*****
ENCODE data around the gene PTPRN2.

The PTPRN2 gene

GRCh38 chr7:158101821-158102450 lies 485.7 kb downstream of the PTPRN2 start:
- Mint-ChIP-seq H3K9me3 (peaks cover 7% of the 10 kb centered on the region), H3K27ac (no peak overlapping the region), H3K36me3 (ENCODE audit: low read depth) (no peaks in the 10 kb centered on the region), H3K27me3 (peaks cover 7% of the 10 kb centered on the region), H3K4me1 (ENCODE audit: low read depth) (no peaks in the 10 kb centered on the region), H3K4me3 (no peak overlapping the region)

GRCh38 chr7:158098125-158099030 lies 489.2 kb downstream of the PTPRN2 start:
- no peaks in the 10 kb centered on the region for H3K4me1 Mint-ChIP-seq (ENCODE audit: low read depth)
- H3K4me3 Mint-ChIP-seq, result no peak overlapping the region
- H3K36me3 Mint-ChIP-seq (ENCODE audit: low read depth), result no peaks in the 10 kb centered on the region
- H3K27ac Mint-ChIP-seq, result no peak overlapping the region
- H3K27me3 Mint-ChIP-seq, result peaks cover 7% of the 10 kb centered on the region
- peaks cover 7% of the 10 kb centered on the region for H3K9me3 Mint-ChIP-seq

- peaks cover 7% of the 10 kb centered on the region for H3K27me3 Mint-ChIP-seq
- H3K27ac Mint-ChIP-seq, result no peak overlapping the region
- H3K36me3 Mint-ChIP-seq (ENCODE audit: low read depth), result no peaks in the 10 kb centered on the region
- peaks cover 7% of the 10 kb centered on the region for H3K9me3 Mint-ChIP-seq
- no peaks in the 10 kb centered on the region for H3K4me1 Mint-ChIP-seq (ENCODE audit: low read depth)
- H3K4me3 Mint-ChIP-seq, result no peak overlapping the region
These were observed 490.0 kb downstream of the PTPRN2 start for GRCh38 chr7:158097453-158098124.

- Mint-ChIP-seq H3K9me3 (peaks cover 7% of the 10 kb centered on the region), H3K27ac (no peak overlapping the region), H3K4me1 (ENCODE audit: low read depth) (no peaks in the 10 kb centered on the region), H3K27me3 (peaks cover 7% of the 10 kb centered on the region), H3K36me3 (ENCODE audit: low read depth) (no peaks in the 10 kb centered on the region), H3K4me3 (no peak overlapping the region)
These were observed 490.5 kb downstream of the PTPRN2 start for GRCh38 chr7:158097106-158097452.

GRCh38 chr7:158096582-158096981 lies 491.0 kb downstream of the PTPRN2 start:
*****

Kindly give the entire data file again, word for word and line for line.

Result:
ENCODE data around the gene PTPRN2.

The PTPRN2 gene

GRCh38 chr7:158101821-158102450 lies 485.7 kb downstream of the PTPRN2 start:
- Mint-ChIP-seq H3K9me3 (peaks cover 7% of the 10 kb centered on the region), H3K27ac (no peak overlapping the region), H3K36me3 (ENCODE audit: low read depth) (no peaks in the 10 kb centered on the region), H3K27me3 (peaks cover 7% of the 10 kb centered on the region), H3K4me1 (ENCODE audit: low read depth) (no peaks in the 10 kb centered on the region), H3K4me3 (no peak overlapping the region)

GRCh38 chr7:158098125-158099030 lies 489.2 kb downstream of the PTPRN2 start:
- no peaks in the 10 kb centered on the region for H3K4me1 Mint-ChIP-seq (ENCODE audit: low read depth)
- H3K4me3 Mint-ChIP-seq, result no peak overlapping the region
- H3K36me3 Mint-ChIP-seq (ENCODE audit: low read depth), result no peaks in the 10 kb centered on the region
- H3K27ac Mint-ChIP-seq, result no peak overlapping the region
- H3K27me3 Mint-ChIP-seq, result peaks cover 7% of the 10 kb centered on the region
- peaks cover 7% of the 10 kb centered on the region for H3K9me3 Mint-ChIP-seq

- peaks cover 7% of the 10 kb centered on the region for H3K27me3 Mint-ChIP-seq
- H3K27ac Mint-ChIP-seq, result no peak overlapping the region
- H3K36me3 Mint-ChIP-seq (ENCODE audit: low read depth), result no peaks in the 10 kb centered on the region
- peaks cover 7% of the 10 kb centered on the region for H3K9me3 Mint-ChIP-seq
- no peaks in the 10 kb centered on the region for H3K4me1 Mint-ChIP-seq (ENCODE audit: low read depth)
- H3K4me3 Mint-ChIP-seq, result no peak overlapping the region
These were observed 490.0 kb downstream of the PTPRN2 start for GRCh38 chr7:158097453-158098124.

- Mint-ChIP-seq H3K9me3 (peaks cover 7% of the 10 kb centered on the region), H3K27ac (no peak overlapping the region), H3K4me1 (ENCODE audit: low read depth) (no peaks in the 10 kb centered on the region), H3K27me3 (peaks cover 7% of the 10 kb centered on the region), H3K36me3 (ENCODE audit: low read depth) (no peaks in the 10 kb centered on the region), H3K4me3 (no peak overlapping the region)
These were observed 490.5 kb downstream of the PTPRN2 start for GRCh38 chr7:158097106-158097452.

GRCh38 chr7:158096582-158096981 lies 491.0 kb downstream of the PTPRN2 start: